So what is it that tops can (and should) learn from bottoms? Most importantly, tops can learn from bottoms how we experience the things we do together because even when we’re really expressive during a scene, there’s always a part of our experience that isn’t visible from the outside. Then, there’s the whole range of what it is that we do during a scene (and before/after a scene) to make things work and feel good for all involved. I’m sure that observant tops can deduce several of these things on their own, but bottoms (and switches who bottom) still have first-hand, internal experience with these things that, again, isn’t always visible. Tops can also learn from (and with) bottoms what signs and signals to watch out for in reading us and how to communicate with us during a scene.

And finally, bottoms can also teach tops quite a few topping skills, even if we’ve never topped a scene in our entire life. However, many people don’t want us to do so. A while ago, Kinky Lotus exasperatedly wrote on Twitter:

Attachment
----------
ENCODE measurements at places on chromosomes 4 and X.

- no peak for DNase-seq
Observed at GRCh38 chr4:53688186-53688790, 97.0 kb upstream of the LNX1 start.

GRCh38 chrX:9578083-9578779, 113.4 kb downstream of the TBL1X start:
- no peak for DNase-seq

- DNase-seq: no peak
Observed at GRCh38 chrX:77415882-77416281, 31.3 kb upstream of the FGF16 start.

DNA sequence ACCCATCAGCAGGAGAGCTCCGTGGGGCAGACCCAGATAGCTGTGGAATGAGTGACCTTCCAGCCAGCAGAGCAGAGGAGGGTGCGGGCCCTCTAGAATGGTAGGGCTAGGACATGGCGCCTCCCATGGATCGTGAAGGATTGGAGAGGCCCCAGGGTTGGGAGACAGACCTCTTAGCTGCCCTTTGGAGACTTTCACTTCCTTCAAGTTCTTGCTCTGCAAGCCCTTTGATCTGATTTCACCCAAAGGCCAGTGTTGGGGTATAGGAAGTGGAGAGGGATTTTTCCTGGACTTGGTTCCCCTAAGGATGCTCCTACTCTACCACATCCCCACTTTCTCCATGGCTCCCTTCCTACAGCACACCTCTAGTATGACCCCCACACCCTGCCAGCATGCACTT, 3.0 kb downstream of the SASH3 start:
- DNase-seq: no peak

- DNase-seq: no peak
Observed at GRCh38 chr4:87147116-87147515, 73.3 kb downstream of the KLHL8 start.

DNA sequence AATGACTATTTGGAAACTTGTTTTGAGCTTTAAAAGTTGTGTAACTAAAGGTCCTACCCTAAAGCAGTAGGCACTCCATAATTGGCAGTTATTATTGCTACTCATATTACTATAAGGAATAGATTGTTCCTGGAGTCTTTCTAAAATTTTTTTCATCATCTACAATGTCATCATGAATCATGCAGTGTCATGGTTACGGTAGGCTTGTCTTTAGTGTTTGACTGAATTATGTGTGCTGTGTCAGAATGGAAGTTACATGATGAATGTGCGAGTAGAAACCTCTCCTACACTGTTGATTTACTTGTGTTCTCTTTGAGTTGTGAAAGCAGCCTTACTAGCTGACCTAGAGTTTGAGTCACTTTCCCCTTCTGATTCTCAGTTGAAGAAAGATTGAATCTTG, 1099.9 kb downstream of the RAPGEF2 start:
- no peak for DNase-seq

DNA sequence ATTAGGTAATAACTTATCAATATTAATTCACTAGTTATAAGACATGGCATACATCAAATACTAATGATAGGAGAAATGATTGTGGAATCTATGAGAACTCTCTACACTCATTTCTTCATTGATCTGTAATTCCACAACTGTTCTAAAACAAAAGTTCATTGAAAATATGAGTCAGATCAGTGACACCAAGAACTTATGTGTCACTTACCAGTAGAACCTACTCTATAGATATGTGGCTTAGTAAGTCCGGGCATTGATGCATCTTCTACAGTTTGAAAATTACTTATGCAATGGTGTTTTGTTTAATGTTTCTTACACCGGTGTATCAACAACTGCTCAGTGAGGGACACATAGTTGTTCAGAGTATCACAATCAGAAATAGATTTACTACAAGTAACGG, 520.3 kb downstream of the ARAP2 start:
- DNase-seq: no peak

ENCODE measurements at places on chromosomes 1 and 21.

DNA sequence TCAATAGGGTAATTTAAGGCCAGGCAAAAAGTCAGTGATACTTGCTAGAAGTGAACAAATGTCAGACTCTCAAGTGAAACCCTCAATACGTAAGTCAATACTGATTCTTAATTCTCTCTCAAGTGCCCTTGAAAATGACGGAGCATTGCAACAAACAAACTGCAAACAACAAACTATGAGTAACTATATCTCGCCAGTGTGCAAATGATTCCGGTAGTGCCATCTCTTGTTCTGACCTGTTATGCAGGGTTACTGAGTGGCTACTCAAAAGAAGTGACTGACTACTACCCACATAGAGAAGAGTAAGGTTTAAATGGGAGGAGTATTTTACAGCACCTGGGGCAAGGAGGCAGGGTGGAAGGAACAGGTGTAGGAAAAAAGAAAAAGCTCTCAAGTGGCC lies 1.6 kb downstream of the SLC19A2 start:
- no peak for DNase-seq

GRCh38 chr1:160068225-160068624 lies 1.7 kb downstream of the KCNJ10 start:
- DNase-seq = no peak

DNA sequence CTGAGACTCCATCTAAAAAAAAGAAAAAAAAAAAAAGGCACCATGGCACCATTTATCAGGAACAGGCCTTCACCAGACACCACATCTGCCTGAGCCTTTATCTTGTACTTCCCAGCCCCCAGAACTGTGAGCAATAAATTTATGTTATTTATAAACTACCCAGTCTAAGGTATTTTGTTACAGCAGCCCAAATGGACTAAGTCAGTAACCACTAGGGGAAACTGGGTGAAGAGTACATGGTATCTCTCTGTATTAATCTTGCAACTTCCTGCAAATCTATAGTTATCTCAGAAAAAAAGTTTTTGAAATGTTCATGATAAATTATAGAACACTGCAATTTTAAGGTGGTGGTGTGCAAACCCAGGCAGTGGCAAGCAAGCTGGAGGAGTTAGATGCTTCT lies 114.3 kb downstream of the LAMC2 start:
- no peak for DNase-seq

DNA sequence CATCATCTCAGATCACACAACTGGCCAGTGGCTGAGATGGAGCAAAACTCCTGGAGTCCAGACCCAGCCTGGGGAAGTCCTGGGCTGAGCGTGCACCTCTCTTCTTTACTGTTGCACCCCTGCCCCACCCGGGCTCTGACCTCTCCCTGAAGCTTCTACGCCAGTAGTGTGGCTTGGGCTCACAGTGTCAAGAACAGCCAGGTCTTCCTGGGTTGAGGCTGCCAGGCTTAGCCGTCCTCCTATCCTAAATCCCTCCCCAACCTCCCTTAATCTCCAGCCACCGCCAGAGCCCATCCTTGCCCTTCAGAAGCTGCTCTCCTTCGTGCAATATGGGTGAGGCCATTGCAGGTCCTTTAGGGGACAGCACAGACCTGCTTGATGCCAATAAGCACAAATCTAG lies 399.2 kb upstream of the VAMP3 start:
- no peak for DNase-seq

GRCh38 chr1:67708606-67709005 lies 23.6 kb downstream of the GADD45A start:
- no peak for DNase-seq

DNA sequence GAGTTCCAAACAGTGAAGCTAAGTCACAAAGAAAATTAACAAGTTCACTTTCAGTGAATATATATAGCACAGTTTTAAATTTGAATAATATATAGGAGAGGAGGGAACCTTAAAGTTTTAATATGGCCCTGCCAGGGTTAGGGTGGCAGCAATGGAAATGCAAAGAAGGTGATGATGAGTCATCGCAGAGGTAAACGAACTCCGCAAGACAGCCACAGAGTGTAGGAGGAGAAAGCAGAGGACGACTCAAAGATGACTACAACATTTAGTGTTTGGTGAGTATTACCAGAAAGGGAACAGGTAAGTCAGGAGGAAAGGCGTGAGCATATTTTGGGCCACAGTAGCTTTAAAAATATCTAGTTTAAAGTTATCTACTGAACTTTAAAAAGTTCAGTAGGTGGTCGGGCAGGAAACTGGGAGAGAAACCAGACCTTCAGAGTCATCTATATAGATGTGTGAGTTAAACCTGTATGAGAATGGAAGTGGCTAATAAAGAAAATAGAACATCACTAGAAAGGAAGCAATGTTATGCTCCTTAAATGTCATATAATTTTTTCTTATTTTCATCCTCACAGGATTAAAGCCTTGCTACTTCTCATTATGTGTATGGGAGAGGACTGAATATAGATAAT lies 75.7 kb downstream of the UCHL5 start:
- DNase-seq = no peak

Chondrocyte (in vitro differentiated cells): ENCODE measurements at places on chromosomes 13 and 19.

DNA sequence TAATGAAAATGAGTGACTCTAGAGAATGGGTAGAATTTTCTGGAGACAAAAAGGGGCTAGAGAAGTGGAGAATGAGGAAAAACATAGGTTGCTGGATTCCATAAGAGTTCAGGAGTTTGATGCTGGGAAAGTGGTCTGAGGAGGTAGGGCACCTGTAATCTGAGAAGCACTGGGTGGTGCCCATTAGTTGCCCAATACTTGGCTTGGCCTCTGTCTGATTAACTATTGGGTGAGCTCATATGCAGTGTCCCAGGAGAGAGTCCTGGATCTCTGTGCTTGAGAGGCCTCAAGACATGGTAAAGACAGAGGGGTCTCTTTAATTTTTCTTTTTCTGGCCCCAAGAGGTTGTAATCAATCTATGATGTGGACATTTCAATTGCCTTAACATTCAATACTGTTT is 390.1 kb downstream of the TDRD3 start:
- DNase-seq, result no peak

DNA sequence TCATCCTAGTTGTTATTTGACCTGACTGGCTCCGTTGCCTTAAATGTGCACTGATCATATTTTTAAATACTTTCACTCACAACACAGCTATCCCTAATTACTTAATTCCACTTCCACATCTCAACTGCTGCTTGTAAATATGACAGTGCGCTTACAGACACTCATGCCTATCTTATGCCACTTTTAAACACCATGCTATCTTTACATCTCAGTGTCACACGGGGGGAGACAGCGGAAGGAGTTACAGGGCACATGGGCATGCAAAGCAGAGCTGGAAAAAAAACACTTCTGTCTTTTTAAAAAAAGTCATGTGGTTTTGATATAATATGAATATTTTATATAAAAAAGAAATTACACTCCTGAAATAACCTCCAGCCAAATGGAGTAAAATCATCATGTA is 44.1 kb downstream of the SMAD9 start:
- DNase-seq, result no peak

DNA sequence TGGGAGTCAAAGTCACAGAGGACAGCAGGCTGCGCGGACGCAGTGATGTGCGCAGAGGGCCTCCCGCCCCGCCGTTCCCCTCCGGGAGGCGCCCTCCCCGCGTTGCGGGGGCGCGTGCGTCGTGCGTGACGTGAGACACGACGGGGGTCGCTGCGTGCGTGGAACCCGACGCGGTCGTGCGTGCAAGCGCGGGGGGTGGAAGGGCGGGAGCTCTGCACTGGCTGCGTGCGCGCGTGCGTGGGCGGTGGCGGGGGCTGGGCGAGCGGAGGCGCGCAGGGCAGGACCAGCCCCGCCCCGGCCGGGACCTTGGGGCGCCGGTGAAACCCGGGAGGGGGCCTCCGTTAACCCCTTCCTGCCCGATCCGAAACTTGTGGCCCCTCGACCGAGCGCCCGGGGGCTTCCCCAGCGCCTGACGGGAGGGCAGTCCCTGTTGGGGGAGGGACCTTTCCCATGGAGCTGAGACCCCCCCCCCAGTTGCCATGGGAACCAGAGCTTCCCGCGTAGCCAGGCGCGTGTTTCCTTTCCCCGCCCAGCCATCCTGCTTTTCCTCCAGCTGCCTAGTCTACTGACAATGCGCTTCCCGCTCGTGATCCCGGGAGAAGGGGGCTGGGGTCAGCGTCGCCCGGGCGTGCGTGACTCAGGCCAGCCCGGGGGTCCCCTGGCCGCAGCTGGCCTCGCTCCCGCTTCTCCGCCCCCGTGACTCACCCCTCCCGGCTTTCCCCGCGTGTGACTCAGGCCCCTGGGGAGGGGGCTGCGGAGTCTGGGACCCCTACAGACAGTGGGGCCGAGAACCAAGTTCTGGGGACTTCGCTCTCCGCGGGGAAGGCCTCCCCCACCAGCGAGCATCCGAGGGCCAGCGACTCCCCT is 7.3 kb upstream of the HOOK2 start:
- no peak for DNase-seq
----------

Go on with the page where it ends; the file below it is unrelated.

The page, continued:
“Experienced bottoms are still only seen as being able to help new bottoms learn to stretch and communicate about nerve issues.”


“New tops want new bottoms who won’t tell them how bad their rope is & experienced tops want new bottoms that will fawn all over them and tell them how amazing they are. Nobody wants a bottom that will tell you your TK is shit & you didn’t look them in the eyes once the whole tie” [6]

While Kinky Lotus has expressed these issues in rope-specific terms, the underlying principle is also true in other forms of BDSM. In my experience, few tops (sadly especially experienced ones) want a bottom who will tell them their aim is consistently off and their flogger strands keep wrapping in ways that clearly aren’t intentional. No matter if it’s done during a scene or sometime afterwards.